Embarrassingly, in countries like China and India, companies have been awarded carbon credits by intentionally releasing unnecessary harmful greenhouse gas like HFC-23 and burning them to make it seem as if the companies are taking action to reduce emissions. A group that petitioned to the UN, trying to reverse HFC-23 project policies explains: “[there is] overwhelming evidence that manufactures are gaming [the system] by producing more potent greenhouse gases just so they can get paid to destroy them.” In an incredible instance, 93.4% of an Indian firm’s total revenue in 2012 came from selling carbon credits.
2. Just killing time…and the planet
As mentioned above, land management & forestry contributes to over half of all offsets globally – yet projects like tree planting take an incredibly long time. According to Greenpeace, “[a] newly-planted tree can take as many as 20 years to capture the amount of CO2 that a carbon-offset scheme promises.” Offsetting emissions in 2022 would mean waiting, more or less, until 2042 to truly reach a state of carbon neutrality. Even then, many tree plantation projects fail due to droughts, wildfires, tree diseases and deforestation. According to a paper written in 2015, over 75% of offsetting programs have failed to make up for the number of emissions initially produced. However, if such programs were replaced with true emission reduction schemes, emissions would have been 600 million tonnes lower.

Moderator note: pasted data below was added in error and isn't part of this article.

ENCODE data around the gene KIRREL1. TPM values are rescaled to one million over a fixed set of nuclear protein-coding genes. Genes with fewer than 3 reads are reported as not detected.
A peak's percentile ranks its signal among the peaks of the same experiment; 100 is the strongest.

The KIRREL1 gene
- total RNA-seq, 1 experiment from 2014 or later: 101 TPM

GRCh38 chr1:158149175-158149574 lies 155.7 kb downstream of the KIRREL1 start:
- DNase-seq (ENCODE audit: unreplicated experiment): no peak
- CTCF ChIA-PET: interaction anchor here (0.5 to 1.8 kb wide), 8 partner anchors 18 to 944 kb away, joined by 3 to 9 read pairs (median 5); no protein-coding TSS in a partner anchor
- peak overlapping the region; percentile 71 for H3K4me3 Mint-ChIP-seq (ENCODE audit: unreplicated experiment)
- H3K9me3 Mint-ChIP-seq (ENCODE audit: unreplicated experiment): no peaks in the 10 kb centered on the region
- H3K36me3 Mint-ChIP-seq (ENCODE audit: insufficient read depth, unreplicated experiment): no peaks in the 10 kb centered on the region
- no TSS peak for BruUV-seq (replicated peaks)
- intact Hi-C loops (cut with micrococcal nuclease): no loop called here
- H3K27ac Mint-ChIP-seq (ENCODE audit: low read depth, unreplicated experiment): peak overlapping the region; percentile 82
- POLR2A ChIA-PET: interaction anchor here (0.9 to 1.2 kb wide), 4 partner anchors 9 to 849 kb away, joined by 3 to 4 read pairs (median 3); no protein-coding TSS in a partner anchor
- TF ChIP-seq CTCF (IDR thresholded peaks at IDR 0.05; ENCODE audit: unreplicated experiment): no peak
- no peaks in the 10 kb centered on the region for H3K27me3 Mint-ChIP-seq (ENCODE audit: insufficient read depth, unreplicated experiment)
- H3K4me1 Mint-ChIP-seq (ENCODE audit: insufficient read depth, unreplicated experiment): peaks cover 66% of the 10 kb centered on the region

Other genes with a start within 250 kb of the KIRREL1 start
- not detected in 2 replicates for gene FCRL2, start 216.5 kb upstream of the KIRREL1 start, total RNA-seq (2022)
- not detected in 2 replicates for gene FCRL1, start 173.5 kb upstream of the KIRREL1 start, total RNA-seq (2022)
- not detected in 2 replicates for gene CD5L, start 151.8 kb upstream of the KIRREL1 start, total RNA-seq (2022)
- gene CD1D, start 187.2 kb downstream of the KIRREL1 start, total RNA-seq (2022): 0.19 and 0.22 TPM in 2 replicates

As for forest conservation efforts, many are located in countries such as Brazil where illegal logging activity runs rife, meaning even forests monitored vigorously by conservationists, still run the risk of being affected by unlawful activity. Mongabay believes “that 90% of deforestation in Brazil is illegal.”
3. Only so much space